Folks celebrated Chinese New Year earlier this week, so I thought it would be appropriate to share the Legend of Nian.

In ancient China there lived a ferocious monster, Nian (Year), who rose out of the sea each New Year’s Eve to eat livestock, crops and villagers. Accordingly, each New Year’s Eve all the people would flee to the remote mountains, taking the old and the young, to avoid the monster.

One New Year’s Eve day, a beggar entered the village of Peach Blossom. The villagers were too busy packing, locking doors, getting ready to head to the mountains to take any notice of the beggar. Only one older woman gave him a bite of food and warned him to leave the town. The beggar told her that if she would allow him to stay in her house for the night, he would force the monster to leave. The woman had doubts, but had no choice but to run for the mountains herself, leaving the beggar alone in town.

That night, when Nian arrived in the village, he saw one house was lit and had red paper covering the door. The monster howled and started toward it. As he approached, he heard exploding sounds and stood still. You see, the color red, explosions and fire were what the monster was afraid of. The man, wearing a red robe, came out of the door and laughed at Nian, who ran away.

When the villagers returned the next day, they were surprise to see that nothing had been destroyed, but from the remnants that were left, they figured out what had happened.

Everybody was talking about the matter and they concluded in the end that the old beggar was surely the celestial being who came to expel the calamities and bless the people, and that red paper, red cloth, red candles and the exploding firecracker were certainly the magic weapons to drive out the monster of Year.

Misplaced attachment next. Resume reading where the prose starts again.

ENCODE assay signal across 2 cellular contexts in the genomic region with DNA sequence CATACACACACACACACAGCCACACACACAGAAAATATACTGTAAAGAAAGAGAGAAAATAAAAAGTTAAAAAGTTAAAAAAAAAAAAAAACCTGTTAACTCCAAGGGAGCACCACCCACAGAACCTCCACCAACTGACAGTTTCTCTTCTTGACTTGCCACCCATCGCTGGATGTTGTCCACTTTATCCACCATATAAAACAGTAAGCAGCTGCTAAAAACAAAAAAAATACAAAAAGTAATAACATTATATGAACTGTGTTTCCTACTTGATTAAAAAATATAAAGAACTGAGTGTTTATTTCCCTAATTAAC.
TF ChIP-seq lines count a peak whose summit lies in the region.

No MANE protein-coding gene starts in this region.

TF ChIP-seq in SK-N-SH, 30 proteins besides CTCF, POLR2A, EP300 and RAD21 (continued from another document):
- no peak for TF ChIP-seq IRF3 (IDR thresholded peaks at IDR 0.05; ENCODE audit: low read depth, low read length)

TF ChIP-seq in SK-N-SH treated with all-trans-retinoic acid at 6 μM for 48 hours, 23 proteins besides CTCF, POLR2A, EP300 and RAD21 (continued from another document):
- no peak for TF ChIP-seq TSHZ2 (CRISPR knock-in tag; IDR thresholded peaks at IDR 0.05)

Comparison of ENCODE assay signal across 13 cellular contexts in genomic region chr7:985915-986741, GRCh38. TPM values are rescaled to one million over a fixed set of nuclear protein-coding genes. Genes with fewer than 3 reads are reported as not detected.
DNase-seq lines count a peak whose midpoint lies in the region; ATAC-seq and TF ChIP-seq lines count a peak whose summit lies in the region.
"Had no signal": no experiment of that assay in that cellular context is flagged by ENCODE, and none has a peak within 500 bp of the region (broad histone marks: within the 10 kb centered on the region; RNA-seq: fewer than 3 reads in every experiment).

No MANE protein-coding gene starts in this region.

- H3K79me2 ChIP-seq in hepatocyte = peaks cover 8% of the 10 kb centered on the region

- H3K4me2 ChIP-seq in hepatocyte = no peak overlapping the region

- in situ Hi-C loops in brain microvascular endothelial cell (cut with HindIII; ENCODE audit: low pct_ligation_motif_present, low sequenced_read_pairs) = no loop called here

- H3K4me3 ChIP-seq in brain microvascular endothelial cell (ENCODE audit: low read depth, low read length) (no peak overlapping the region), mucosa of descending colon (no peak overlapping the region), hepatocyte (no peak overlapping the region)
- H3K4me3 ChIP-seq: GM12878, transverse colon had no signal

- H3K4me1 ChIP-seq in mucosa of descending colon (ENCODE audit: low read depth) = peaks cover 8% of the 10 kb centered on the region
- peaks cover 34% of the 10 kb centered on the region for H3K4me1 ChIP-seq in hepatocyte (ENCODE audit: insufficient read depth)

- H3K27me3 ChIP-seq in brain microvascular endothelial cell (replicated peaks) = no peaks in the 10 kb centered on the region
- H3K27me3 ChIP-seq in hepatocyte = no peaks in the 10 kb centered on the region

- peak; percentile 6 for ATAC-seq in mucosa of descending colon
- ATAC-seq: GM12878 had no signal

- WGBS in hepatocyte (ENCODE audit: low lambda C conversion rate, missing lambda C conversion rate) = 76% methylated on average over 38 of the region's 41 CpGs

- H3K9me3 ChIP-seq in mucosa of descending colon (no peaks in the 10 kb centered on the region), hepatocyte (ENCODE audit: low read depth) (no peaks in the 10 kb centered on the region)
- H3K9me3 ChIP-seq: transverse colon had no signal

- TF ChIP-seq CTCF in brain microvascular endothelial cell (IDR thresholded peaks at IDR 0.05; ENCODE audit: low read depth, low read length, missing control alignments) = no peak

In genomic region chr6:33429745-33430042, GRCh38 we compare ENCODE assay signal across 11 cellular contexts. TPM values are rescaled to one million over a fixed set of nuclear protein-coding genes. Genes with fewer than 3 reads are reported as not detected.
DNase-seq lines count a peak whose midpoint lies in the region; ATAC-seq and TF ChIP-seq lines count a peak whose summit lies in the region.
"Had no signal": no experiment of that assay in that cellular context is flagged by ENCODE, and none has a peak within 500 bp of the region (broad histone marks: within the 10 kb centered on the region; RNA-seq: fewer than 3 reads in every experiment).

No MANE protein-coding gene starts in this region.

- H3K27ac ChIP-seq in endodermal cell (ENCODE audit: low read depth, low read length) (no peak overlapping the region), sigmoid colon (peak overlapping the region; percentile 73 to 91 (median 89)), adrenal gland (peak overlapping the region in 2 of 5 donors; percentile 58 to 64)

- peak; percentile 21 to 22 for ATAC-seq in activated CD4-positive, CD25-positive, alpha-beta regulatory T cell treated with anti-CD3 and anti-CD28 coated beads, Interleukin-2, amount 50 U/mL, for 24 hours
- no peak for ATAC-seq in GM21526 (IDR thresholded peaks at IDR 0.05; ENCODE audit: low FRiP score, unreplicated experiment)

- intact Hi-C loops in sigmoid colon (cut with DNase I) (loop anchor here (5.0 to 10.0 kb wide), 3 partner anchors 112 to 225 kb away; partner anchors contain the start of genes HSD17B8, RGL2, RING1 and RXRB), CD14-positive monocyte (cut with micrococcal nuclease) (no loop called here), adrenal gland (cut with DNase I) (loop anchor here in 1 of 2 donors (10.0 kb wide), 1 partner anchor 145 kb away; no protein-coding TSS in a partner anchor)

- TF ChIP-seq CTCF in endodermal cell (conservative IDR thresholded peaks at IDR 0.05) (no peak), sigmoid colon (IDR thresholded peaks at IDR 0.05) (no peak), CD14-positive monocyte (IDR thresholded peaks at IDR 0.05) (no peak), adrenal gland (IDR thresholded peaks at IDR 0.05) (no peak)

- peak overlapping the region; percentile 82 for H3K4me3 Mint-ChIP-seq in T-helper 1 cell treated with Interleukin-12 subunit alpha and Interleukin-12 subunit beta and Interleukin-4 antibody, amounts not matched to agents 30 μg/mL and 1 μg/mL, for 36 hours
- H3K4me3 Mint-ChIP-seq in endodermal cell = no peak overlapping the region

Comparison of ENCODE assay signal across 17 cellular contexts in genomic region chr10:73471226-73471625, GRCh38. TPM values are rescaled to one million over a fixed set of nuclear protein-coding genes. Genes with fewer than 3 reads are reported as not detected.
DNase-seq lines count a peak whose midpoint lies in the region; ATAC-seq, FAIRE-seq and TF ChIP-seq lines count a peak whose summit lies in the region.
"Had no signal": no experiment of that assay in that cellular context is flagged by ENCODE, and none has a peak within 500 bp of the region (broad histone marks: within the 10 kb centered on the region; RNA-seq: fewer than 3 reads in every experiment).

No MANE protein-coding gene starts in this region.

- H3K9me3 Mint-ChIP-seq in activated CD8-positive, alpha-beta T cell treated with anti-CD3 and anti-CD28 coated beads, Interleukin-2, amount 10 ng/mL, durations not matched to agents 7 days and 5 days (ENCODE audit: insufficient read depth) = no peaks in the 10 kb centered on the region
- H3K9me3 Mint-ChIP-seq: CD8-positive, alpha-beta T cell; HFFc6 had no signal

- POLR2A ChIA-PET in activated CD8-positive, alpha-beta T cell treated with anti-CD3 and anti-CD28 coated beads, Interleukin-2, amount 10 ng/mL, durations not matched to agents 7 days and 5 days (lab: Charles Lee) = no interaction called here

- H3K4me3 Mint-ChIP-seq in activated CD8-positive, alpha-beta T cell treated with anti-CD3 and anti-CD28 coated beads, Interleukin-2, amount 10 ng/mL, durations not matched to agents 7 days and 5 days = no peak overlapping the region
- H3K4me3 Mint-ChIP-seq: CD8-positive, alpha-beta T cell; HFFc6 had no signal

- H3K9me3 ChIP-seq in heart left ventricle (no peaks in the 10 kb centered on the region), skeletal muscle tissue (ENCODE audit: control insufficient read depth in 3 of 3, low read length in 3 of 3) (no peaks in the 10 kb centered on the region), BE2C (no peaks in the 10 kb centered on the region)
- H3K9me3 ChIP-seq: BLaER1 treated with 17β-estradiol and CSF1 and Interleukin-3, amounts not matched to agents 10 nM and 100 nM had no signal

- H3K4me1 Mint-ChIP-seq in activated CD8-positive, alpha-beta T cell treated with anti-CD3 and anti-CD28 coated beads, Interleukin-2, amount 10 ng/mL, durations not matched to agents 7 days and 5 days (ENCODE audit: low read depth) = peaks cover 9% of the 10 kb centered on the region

The next day, the villagers went to visit their relatives and the news spread of how to scare away Nian. From then on, each New Year’s Eve, people decorated with red, stayed up late, and set off firecrackers, and went to visit friends and relatives the following day, customs that can still be seen now in the festivities surrounding the holiday.

The Nian still exists, but stays hidden away from people.

I love holiday tales, how they explain why we hold the traditions we do. This story can be read several places, including here.

This story reminds me of a couple others I’ve read recently, with the monster, or trolls, or elves showing up on a holiday night as usual, but being scared away once and for all. See “The Elves Dance on New Year’s Eve” and “The Cat on the Doverfell”

Image thanks to

Thursday’s Tales is a weekly event here at Carol’s Notebook. Fairy tales, folktales, tall tales, even re-tellings, I love them all.


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